What Is Piggybacking Credit?
Piggybacking credit is having a third party, a creditworthy individual, add you to their credit card as an authorized user. This will allow you to receive the credit benefits from that account, helping you improve your own credit score fast.
How Does Piggybacking Credit Work?
Once someone adds you as an authorized user to their credit card, then that credit card will show up on your credit report as well. And, it will backdate the history of the account to the date of which the primary cardholder opened the account. This will help you add years and years of credit history to your credit report in as little as a few days.
For example, let’s say you get added to a credit card that was opened 30 years ago. Even though you only got added to the account a few days ago, your credit history will show the full 30 years of history. This will give your credit score a nice boost.
Does Piggybacking Work With All Credit Cards?
Not every bank will report an AU to the credit bureaus, and not all report the complete history (back dates).
Check out this list:
|Bank of America||yes||yes|
The Use of Piggybacking Credit
Piggybacking credit is actually meant to give a parent/spouse, etc. a chance to help their child/spouse, etc. start building credit. By adding a child/spouse to a credit card, they give their child/spouse a great head start to building their own credit.
From What Age Can I Add My Child As An Authorized User?
The minimum age needed to be added as an authorized user to your accounts depends on the rules set by each credit card issuer.
Here is a list
|Amex||13 years old|
|Barclay||13 years old|
|Bank of America||No minimum age|
|Chase||No minimum age|
|Citi||No minimum age|
|Capital One||No minimum age|
|Discover||15 years old|
|US Bank||16 years old|
|Wells Fargo||No minimum age|
The Misuse of Piggybacking Credit
Piggybacking credit was so effective that there were many companies around the web that have started offering piggybacking services. These companies basically partner you up with a third party who has a good old account and is ready to add you to their account for a fee. The primary cardholder is taking absolutely no risk because he is the one who will be receiving your credit card in the mail. Therefore, you will never have any access to the credit card account and cannot swipe any money on it. Regardless, you receive the credit benefits of being an authorized user to the account.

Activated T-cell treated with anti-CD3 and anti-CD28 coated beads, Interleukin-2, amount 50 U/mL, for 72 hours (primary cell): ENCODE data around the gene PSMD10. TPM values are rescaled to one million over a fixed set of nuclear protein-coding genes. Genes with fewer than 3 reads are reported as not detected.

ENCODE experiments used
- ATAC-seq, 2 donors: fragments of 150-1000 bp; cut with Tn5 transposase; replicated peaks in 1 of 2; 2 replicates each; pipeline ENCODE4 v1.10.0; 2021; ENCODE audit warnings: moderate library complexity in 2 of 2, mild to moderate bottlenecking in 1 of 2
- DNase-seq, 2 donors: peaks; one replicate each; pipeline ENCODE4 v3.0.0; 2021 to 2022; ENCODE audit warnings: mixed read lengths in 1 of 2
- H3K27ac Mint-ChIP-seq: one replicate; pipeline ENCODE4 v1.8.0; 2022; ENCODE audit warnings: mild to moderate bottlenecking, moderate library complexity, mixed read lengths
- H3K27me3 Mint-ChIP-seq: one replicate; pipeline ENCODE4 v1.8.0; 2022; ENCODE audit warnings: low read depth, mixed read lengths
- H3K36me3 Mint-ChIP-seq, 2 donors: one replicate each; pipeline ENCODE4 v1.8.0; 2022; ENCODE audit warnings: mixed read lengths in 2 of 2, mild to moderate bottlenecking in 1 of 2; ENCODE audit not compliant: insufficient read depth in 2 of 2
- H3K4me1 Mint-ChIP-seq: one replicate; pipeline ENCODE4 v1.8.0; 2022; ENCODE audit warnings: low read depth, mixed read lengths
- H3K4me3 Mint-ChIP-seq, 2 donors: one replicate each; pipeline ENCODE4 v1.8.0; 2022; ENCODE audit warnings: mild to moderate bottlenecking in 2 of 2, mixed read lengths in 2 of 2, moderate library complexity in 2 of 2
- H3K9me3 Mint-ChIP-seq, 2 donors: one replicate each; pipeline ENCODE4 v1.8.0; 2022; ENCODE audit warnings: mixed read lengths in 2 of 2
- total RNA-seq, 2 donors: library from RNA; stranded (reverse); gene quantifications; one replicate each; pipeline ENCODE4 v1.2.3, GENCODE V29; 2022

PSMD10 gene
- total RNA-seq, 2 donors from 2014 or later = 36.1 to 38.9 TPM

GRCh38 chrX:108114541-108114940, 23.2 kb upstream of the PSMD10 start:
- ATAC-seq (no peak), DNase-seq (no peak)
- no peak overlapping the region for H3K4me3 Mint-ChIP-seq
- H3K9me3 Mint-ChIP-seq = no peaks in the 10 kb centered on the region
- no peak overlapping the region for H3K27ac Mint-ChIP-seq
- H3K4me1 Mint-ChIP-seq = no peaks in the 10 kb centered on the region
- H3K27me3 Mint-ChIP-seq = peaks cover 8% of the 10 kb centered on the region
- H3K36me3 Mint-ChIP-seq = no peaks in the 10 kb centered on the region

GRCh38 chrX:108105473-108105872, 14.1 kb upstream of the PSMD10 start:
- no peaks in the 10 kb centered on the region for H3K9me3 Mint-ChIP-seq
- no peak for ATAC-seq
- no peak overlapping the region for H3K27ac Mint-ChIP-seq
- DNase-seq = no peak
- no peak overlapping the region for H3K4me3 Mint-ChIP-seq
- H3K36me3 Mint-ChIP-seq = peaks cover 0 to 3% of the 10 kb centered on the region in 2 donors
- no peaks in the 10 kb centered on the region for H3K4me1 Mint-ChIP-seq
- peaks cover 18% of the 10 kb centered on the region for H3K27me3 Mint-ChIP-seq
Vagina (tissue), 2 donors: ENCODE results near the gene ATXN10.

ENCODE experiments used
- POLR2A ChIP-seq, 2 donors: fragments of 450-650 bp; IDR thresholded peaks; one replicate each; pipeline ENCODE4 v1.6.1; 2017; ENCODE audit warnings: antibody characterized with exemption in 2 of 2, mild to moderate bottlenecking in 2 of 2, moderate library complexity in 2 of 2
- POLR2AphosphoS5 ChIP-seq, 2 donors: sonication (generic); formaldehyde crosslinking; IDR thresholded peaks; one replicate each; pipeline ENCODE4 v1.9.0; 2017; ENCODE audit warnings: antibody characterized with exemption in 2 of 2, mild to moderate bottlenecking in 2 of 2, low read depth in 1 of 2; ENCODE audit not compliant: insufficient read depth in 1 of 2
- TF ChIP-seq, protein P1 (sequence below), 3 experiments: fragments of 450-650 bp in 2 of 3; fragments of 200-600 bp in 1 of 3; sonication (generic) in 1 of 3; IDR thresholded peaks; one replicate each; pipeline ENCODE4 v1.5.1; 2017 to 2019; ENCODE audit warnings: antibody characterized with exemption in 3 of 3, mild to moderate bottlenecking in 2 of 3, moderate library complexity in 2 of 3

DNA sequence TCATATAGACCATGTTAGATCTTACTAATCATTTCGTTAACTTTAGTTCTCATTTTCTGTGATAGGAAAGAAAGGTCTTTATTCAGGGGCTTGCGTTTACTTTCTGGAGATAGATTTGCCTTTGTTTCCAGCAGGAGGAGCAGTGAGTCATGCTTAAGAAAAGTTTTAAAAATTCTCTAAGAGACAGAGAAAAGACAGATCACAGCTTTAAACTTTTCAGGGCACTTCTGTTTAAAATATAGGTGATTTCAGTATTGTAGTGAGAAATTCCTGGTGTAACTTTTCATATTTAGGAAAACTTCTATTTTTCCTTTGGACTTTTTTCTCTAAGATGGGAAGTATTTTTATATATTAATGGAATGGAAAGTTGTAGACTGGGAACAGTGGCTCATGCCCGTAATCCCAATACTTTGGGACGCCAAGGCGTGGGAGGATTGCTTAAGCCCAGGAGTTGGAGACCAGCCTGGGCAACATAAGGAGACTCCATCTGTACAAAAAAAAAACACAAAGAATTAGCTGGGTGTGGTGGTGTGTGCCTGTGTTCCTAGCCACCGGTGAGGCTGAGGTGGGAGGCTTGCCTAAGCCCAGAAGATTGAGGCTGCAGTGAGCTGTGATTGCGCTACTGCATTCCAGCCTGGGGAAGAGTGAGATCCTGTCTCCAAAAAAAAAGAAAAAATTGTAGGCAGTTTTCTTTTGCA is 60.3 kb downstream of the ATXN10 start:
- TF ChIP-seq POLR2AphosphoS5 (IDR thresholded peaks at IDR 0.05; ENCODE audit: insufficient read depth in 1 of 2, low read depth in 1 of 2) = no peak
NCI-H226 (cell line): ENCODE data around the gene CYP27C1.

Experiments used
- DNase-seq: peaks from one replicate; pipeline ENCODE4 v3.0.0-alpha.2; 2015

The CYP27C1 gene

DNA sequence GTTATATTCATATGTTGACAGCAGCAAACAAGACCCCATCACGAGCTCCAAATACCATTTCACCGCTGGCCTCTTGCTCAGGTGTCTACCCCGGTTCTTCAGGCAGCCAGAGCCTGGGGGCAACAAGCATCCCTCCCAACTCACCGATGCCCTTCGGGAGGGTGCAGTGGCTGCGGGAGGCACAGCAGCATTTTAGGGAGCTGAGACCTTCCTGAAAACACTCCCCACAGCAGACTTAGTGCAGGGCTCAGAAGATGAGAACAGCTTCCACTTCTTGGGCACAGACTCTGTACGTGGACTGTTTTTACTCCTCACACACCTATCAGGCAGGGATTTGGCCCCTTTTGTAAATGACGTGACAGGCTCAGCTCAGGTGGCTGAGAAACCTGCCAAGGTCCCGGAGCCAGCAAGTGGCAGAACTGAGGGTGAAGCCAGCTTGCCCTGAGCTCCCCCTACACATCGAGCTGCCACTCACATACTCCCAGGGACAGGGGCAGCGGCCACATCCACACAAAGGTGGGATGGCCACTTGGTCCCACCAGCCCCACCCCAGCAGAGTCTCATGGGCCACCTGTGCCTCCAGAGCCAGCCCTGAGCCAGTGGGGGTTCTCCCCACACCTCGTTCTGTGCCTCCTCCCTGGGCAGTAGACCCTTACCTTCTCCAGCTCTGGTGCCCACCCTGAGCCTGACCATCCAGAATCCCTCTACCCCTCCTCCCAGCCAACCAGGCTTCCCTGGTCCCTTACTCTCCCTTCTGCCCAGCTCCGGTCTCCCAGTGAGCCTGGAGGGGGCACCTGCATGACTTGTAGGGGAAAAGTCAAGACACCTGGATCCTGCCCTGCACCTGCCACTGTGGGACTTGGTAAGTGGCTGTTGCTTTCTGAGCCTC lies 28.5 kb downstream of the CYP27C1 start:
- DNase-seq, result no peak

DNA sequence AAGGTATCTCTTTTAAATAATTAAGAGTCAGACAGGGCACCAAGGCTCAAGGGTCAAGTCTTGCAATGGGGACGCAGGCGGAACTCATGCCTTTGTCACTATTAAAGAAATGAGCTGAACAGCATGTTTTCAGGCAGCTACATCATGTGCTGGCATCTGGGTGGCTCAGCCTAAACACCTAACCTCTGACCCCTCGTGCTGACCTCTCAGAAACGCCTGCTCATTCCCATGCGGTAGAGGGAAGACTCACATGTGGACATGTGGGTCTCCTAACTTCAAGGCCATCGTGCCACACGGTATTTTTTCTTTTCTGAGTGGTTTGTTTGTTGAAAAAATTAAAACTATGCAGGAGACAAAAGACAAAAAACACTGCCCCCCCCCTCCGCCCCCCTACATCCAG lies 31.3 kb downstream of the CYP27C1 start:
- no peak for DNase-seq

Does Piggybacking Credit Still Work?
FICO (the company which created the scoring models used by most lenders) did not like piggybacking. The reasoning behind their disliking piggybacking is very simple; Piggybacking allows consumers who do not deserve a higher credit score fool the system and pay a few dollars to some company, get added to an account, and reap credit benefits.
Therefore, in the newer scoring models starting from FICO 08, FICO stopped counting in accounts where you are only an authorized user. FICO does have a legal obligation under the Equal Credit Opportunity Act to allow piggybacking. Fico claims to have a way of knowing if the piggybacking is from a legitimate source or from an unrelated third party.
When Does Piggybacking Still Work?
The only good news is that mortgage loans still use the older FICO scoring models. Therefore, piggybacking credit still works to boost your score when applying for a mortgage. Piggybacking credit can be a great tool to use to boost your FICO score by 100 or more points, in just a few days. This can save you, potentially, thousands of dollars in interest payments.
Is Piggybacking Credit Legal?
The Equal Lending Act (12 CFR § 1002.6 (b) (6)) states the following: “In evaluating the creditworthiness of an applicant, a creditor shall consider the history, when available of accounts designated as accounts that the applicant and the applicant’s spouse are permitted to use or for which both are contractually liable.” In other words, scoring models need to count into their scoring models the history from any account of which the applicant is an AU, as long as the primary cardholder is the applicant’s spouse. The problem with the older scoring models (still used with mortgage loans) is that they don’t know if the primary cardholder is a spouse or not. So for that reason, they will count in any AU account, no matter if it’s a spouse or not (There are banks who won’t report AU accounts to the credit bureaus if they know that the primary cardholder is not a spouse (Chase). In such a case, being an AU to a non-spouse account would not help you build credit).
Knowingly changing accurate information on your credit report in order to qualify for a loan that you’re really not eligible for, can be a fraud. But getting added as an AU to an account, even if you’re not really the primary card holder’s spouse, (or if you just paid a piggybacking credit company to add you to a good aged account) is not illegal. You did not do anything illegitimate, as the information that is being reported to the credit bureaus is 100 percent accurate. You’re being reported to be an AU on account number xxxxx. You never stated if this account is your spouse’s or not; neither did you specifically mention if you’re responsible for the payments or not. It’s not your fault that the scoring models decided to use this account to calculate your score. You never asked them to do it, nor do you need to know anything about that.
Let me just add this: I am not an attorney, so for any legal advice please consult a licensed attorney.
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Hope this helps. Thanks!